Gerard Deulofeu is 23 years old. That is but a year older than Jose Arnaiz, the youth player who has everyone buzzing.
Gerard Deulofeu seems older, because he has been omnipresent since coming onto the Masia scene as the answer.
Gerard Deulofeu has had chance after chance, at Barça, Sevilla, Everton and Milan. He is now on his last best chance at his home team, under the eyes of a new coach, Ernesto Valverde, who in considering his acquisition in the harsh glare of Camp Nou whistles, summed him up perfectly:
“Sometimes when you insist on doing something, it gets more complicated. You have to let everything flow naturally.”
From the beginning, since he has been the Player Most Likely To, Deulofeu has insisted on doing something. His talent is undeniable. He has pace as well as quickness, can do nifty things with the ball at his feet and has an eye for the incisive pass from the wing. The reason he gets chance after chance is because of this talent.
But also from the beginning, Deulofeu has felt the weight of expectation. “Do something.” “Okay!”
The pressure on him must be unimaginable. Sergi Roberto is a Masia talent who made it. The path was rough for a spell, but in the hands of a coach dedicated to bringing out what he saw in him, Sergi Roberto has become a legit first-teamer who many back for a permanent midfield role in the XI. But Sergi Roberto has a luxury that Deulofeu doesn’t have: less talent.
Sergi Roberto was always considered a smart, hard-working player with a very high football IQ. He’s also a midfielder, a position that, even at Barça, a place where you stumble over midfielders while walking around the Bari Gotic, is devoid of the pressure that is brought to bear on attackers. Barça produces mids like hens produce eggs. Of the long list of bright prospects, the majority of them are mids. If Sergi Roberto doesn’t succeed, there is another mid coming right along.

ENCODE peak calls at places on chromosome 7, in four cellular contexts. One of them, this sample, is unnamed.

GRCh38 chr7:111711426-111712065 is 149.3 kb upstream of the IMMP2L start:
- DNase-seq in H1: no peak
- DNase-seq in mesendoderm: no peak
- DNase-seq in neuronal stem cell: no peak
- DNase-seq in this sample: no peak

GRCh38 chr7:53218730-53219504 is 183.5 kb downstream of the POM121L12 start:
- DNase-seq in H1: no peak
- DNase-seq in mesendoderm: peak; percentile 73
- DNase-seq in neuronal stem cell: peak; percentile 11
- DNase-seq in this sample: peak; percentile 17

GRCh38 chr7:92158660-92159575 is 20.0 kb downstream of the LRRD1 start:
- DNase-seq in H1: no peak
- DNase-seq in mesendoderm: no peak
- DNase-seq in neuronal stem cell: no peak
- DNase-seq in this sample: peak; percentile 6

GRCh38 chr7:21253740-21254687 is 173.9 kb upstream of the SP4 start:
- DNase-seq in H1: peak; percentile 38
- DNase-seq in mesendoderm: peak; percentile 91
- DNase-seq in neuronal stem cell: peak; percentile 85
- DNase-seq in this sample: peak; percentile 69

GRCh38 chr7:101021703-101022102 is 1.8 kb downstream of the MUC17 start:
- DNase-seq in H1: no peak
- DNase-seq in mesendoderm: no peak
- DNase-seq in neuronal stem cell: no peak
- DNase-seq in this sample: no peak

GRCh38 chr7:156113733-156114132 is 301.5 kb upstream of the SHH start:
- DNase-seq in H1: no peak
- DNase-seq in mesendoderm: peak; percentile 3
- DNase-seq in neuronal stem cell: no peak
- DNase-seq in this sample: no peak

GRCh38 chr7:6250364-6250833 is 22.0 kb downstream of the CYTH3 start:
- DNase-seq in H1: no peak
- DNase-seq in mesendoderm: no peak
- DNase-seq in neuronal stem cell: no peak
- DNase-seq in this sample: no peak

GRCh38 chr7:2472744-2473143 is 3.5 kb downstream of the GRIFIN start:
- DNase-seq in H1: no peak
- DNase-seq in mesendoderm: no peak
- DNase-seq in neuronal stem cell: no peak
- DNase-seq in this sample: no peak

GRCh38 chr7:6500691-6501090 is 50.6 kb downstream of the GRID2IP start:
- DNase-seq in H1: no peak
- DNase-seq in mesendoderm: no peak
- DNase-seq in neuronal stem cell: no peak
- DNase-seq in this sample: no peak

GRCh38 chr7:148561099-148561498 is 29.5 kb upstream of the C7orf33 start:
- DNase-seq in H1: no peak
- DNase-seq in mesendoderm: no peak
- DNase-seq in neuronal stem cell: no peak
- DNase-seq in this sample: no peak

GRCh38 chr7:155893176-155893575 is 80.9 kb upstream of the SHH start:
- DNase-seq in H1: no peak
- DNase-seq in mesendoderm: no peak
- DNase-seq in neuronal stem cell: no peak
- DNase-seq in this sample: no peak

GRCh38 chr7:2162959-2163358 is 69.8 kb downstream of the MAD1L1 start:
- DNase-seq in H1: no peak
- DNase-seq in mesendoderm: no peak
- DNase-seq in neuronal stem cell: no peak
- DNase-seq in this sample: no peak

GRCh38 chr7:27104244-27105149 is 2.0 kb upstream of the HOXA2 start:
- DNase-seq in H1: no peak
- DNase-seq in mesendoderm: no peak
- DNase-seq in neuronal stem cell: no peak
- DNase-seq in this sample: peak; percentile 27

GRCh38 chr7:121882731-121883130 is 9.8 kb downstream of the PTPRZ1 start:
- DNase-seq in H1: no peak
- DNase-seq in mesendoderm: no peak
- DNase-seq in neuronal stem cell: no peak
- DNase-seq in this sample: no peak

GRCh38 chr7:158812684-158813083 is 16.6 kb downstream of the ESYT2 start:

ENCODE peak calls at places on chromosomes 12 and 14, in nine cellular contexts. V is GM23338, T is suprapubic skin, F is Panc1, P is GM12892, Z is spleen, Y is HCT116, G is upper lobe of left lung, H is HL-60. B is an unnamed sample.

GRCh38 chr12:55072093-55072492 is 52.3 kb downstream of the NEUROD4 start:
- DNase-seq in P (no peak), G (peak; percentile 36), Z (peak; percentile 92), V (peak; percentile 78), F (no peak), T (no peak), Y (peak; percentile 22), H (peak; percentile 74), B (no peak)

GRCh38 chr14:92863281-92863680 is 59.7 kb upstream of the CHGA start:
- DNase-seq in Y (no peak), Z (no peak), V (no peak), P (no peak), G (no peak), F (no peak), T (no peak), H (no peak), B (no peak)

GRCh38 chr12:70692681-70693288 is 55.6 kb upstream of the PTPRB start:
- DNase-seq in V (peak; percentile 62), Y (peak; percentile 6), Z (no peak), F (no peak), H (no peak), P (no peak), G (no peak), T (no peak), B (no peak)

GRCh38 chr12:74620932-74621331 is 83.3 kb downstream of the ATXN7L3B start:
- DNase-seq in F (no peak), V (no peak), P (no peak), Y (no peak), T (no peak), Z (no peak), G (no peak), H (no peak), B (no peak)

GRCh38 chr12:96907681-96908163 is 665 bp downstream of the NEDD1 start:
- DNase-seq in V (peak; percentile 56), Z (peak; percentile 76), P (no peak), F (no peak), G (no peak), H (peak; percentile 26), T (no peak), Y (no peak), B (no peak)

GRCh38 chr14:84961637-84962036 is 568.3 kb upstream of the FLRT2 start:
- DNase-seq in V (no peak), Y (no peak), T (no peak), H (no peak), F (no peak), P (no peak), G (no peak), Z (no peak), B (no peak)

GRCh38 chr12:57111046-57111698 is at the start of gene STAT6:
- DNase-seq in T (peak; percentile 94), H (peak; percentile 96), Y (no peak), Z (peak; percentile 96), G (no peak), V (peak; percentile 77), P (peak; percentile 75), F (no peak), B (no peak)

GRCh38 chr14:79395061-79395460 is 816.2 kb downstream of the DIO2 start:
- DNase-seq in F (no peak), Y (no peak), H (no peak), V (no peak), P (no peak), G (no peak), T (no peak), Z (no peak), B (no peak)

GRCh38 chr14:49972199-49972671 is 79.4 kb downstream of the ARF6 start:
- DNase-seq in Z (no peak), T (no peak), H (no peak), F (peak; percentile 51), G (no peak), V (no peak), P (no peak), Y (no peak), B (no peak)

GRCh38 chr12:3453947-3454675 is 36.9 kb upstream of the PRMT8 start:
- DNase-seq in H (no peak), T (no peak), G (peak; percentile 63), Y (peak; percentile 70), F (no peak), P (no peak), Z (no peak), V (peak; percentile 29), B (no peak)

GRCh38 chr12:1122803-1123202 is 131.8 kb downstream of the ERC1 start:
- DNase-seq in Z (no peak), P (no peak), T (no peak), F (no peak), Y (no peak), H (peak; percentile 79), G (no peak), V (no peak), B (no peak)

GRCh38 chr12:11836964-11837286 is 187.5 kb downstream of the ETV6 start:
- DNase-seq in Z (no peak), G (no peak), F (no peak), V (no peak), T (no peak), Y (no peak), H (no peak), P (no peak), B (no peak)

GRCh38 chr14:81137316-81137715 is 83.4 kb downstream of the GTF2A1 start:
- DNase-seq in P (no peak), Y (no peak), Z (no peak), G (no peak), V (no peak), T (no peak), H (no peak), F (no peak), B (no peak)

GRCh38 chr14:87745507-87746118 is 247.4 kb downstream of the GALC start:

Barça doesn’t produce in the same numbers, attackers, particularly wingers. What is frustrating about that is that wingers are essential to the system of football that Barça bases its structure on. So when a winger does come along, the pressure is immense. He becomes The One simply because quite often, there isn’t another one. Adama Traore was ruined by his time at Barça B, where he was allowed to do the one thing that he does. His development suffered and now he is knocking around, a talented player who will get chance after chance because he has identical attributes to Deulofeu even as he also has the same flaw. Both players will produce a magical dribble, leave three or four players in their wake, then kick the ball into the stands.
Deulofeu always wants to do something. What Valverde meant by his quote is best embodied in the notion of la pausa. Andres Iniesta is the human embodiment of this quality. At one moment, during the Valencia match, a defender was barreling at Iniesta, hell-bent on making a play, on doing something. Iniesta just stopped. He didn’t dribble, didn’t do a turn or trick. He just stopped. The defender couldn’t, and overshot the mark. Then Iniesta continued on his merry way. You can sometimes do something by doing nothing.
What might Deulofeu have tried in that same situation? Probably faced up the defender and tried a dribble, or push the ball forward then run after it. What he would never, ever have considered is doing nothing. Pressure makes that impossible for him, a player who is in a position that is defined by action. Make something happen.
Every destination he visits is presaged by the same quotes, about Deulofeu being a player who can make things happen. He is. His problem right now is the same problem he has always had, which is that he tries too hard. Valverde, who recalled him from Milan for a 12m buyback that could seem a pittance if Deulofeu can develop into the player he has the talent to, might be the perfect coach for him. What Deulofeu needs is a calm, grounded coach willing to commit to him. Valverde must commit to him of necessity. Barça needs wingers. Badly.